The return of supersonic passenger air travel is one step closer with NASA’s award of a contract for the preliminary design of a low boom flight demonstration aircraft, which will be the first in a series of X-planes in NASA’s New Aviation Horizons initiative, introduced in the agency’s fiscal year 2017 budget.
NASA selected a team led by Lockheed Martin Aeronautics Company of Palmdale, California, USA, to complete a preliminary design for Quiet Supersonic Technology (QueSST). Lockheed Martin will receive about US$20m over 17 months for the QueSST preliminary design work. Subcontractors include GE Aviation of Cincinnati, Ohio, and Tri Models of Huntington Beach, California.
After conducting feasibility studies and working to better understand acceptable sound levels across the USA, NASA’s Commercial Supersonic Technology Project asked industry teams to submit design concepts for a piloted test aircraft that can fly at supersonic speeds, creating a supersonic ‘heartbeat’ – a soft thump rather than the disruptive boom currently associated with supersonic flight.
The company will develop baseline aircraft requirements and a preliminary aircraft design, with specifications, and provide supporting documentation for concept formulation and planning. This documentation would be used to prepare for the detailed design, building and testing of the QueSST jet. Performance of this preliminary design must also undergo analytical and wind tunnel validation.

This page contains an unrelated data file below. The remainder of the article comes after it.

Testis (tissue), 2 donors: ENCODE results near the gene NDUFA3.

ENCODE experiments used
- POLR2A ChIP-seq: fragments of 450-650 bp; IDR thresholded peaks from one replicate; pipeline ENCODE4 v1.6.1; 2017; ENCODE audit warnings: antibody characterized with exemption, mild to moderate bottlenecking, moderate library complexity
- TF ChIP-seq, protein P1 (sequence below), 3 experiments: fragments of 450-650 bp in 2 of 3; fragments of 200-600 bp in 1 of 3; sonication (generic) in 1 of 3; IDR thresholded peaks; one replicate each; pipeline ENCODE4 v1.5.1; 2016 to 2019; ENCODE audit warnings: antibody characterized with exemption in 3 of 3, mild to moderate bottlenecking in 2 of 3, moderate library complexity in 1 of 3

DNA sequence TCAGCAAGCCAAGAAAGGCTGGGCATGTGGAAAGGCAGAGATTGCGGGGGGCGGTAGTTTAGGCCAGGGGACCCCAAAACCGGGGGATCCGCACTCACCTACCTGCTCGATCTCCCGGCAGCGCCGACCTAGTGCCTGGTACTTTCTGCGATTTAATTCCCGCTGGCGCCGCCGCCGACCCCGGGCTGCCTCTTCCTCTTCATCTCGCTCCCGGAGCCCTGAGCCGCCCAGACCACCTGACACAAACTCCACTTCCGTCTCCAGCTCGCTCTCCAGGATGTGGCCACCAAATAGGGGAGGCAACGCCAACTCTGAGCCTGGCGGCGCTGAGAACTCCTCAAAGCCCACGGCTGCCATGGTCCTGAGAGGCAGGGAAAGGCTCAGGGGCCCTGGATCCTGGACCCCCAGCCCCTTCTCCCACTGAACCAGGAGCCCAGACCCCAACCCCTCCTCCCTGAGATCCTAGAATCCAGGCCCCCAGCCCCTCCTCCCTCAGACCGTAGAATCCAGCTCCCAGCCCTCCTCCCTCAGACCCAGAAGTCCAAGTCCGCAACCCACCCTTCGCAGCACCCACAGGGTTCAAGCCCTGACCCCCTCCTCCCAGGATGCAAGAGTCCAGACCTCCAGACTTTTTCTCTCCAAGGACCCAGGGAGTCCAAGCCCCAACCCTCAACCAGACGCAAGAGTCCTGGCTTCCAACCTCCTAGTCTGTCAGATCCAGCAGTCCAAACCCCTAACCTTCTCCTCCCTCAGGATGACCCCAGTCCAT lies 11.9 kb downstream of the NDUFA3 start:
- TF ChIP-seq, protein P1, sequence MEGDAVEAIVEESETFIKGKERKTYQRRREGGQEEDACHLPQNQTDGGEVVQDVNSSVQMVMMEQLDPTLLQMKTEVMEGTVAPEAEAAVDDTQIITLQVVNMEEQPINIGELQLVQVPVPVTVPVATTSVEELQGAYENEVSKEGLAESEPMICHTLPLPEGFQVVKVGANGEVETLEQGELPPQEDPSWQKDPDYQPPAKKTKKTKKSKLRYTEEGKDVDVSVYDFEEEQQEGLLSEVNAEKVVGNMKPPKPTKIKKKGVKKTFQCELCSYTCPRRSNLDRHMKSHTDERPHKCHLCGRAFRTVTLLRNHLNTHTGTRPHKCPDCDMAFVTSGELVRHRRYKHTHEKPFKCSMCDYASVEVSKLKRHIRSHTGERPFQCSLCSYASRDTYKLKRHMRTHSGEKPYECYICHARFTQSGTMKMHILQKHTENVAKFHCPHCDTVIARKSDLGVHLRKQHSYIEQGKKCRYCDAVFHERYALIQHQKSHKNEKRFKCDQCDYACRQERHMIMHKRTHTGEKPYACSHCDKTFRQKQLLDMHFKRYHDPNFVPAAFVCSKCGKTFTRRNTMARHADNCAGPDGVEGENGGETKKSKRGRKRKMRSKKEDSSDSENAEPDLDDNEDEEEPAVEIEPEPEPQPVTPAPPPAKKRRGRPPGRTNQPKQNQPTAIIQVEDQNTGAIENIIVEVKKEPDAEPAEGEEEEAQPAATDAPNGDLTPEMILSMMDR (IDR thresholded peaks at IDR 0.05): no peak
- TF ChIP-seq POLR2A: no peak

In addition to design and building, this low boom flight demonstration (LBFD) phase of the project also will include validation of community response to the new, quieter supersonic design. The detailed design and building of the QueSST aircraft will fall under a future contract competition.
NASA’s 10-year New Aviation Horizons initiative has the ambitious goal of reducing fuel use, emissions and noise through innovations in aircraft design that depart from the conventional tube-and-wing aircraft shape.
The New Aviation Horizons X-planes will typically be about half the scale of a production aircraft and are likely to be piloted. Design and build will take several years with aircraft starting their flight campaign around 2020, depending on funding.
For further information on supersonic developments and testing, see the Sonic boom report from the November/December 2015 issue of Aerospace Testing International.
March 4, 2016